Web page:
Monday, July 25

Bombs Away!

Summer is a splendid time to step back and reflect on what you've built over time professionally or personally.  If something no longer works, take your cue from the recent joint military exercise "retiring" the U.S.S. Thach and find the best way to say goodbye!  Here is your inspiration:

Wednesday, June 8

Muhammad Ali and My Mom

As sports celebrities, journalists, and commentators gather this week to share their memories of Muhammad Ali upon the occasion of his passing, I thought I would share one of my own personal experiences.  Back in 2001, I had the opportunity to bring my family to the White House when President Clinton presented the Presidential Citizens Medal to, among others, Muhammad Ali.  A last-minute event arranged soon before Clinton left office, it was scheduled on a weekend just before my mom had a long-standing doctor’s appointment to assess her slipping memory. My family and I had a wonderful experience with the honorees, chatting and having our photos taken with the gentle, radiant Ali. 

The morning after the event, I put my mom on a plane at 6:00am and by 8:00am my sister had picked her up from the airport and gotten her to an appointment at Ford Hospital, an island in a sea of decayed, abandoned buildings in downtown Detroit.  The doctor brought my mom out after his exam to report to my sister with great alarm that he had asked her the standard question, “Do you know who is President of the United States?”  to which my mom quickly and cheerfully responded, “Yes, Bill Clinton.  I had dinner with him last night.”  The doctor, stunned at my mom’s cognitive decline, asked her where this took place and if anyone else was present.  “Oh, at the White House, and yes, Elizabeth Taylor was there with her dog.”  My mom went on to tell him about all the other stars in attendance as the doctor sadly shook his head and looked out at the wasteland outside his window, wondering at her vibrant imagination in such a dismal setting.

When the doctor brought my mother out to my sister in the waiting room, he declared, “Your mother not only has dementia; she has illusions of grandeur.
  She believes she had dinner at the White House last night with Muhammad Ali and Elizabeth Taylor.”  When my sister assured him that this was true, he retorted that obviously our mother’s fantasies were a shared psychosis.

Monday, May 23

All You Need Is Love

Last week, I had the good fortune to attend my friend Hal’s graduation from the Alexandria Police Academy.  Police Chief Cook gave an inspiring talk at the gathering about how our police strive to represent us with professionalism and care.  His theme was that we don’t have to engage with one another out of distrust—the root of much of the national conversation.  His brief talk was peppered with the word, “Love.”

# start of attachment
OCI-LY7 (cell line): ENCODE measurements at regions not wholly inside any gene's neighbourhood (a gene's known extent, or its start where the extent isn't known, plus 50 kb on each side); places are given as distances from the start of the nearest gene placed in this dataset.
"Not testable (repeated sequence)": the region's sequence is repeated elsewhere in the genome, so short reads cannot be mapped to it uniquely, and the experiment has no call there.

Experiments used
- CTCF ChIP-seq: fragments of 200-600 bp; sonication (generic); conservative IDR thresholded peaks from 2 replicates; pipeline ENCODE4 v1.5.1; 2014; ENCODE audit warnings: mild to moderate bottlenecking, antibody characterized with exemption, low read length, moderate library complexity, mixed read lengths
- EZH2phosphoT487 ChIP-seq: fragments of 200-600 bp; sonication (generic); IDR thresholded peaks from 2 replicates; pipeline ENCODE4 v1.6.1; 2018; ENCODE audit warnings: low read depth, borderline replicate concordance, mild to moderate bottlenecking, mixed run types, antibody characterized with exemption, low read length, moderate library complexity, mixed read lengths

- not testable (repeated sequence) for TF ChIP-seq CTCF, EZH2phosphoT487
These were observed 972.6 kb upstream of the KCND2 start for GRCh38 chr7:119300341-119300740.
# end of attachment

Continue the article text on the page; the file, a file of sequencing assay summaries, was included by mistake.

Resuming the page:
As a college student, I was given the assignment on the first day of an education course to return the next week with my philosophy of education.  I spent the weekend painting a large banner with Peter Max-like figures dancing around The Beatles’ lyrics, “All You Need Is Love.”  It hung in the Michigan School of Education for many years, giving me and others ample opportunity to reflect on our beliefs about effective education. When I was interviewed about it years later,  I said that my years teaching at-risk kids had led me to conclude that love might not be the only thing needed, but it’s a great place to start.

Chief Cook’s comments last week served as a reminder that love is a great place to begin any relationship.  I am convinced that those who see the glass half empty and bring suspicions or doubts to every interaction are no happier than I am.  And I see the applicability of the approach not only to teaching and policing, but to every walk of life. 

Chief Cook noted that the Alexandria police may not be perfect, but they are always striving to do better.  He asserted that he and the Department welcome difficult feedback and open dialogue in their effort to serve our citizens better.  Those who know and have worked with me know how I share his dedication to continuous improvement. 

Last week’s ceremony reminded me how grateful I am to be a member of a vibrant community where diversity works and is not just a slogan.  I was inspired by the diversity of the Academy graduates, their friends and families, and how comfortably we interacted with one another that night.  All organizations are diverse communities, just as our City is, and would benefit from authentically honoring diversity and tackling obstacles to unity.